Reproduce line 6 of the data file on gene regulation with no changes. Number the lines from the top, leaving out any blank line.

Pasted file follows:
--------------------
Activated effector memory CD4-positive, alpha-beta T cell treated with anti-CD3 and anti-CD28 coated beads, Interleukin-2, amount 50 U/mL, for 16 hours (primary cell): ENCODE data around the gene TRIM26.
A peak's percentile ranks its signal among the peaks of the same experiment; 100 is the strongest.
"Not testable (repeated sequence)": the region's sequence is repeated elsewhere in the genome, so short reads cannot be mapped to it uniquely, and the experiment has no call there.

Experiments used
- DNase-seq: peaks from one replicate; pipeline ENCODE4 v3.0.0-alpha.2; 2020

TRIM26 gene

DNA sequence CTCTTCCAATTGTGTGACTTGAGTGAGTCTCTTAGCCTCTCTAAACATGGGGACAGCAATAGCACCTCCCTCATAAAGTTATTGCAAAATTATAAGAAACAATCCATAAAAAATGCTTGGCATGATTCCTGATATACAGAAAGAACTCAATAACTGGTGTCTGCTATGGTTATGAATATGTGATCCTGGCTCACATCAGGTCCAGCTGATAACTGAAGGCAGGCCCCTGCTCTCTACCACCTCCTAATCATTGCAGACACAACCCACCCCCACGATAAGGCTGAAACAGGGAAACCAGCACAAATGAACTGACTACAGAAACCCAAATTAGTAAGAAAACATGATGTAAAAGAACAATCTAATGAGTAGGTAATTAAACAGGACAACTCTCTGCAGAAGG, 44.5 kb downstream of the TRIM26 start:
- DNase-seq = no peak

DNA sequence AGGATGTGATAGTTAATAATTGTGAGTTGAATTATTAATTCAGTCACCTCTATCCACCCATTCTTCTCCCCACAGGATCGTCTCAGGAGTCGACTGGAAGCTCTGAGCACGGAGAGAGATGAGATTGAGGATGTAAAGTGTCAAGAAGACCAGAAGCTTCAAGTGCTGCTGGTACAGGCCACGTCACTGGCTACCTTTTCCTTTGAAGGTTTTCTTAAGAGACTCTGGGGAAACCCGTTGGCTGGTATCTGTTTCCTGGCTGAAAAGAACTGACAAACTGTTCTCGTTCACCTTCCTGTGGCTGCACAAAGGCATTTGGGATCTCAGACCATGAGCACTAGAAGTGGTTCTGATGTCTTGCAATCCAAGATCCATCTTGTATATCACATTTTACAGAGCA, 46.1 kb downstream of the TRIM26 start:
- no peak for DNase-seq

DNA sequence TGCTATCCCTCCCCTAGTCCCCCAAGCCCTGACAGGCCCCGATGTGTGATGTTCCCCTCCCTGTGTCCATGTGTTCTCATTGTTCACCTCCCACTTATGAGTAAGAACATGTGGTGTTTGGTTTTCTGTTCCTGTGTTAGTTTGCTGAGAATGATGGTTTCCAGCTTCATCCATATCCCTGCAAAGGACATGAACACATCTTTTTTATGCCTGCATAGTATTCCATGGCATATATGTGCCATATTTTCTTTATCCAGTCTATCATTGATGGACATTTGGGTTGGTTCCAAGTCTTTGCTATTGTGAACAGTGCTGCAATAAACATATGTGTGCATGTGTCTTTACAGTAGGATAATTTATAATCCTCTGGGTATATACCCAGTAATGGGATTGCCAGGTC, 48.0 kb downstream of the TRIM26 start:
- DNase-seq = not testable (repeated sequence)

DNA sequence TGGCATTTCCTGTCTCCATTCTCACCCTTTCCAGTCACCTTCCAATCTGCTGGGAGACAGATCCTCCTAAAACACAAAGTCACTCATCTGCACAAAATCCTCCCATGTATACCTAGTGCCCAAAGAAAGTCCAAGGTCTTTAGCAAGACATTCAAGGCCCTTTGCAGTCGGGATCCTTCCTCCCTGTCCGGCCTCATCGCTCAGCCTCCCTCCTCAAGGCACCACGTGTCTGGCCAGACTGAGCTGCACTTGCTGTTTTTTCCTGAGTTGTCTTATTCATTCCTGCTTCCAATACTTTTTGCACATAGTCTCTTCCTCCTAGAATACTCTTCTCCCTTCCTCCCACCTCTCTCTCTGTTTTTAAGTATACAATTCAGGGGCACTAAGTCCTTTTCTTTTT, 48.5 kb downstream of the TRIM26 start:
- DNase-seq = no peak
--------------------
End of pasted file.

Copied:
TRIM26 gene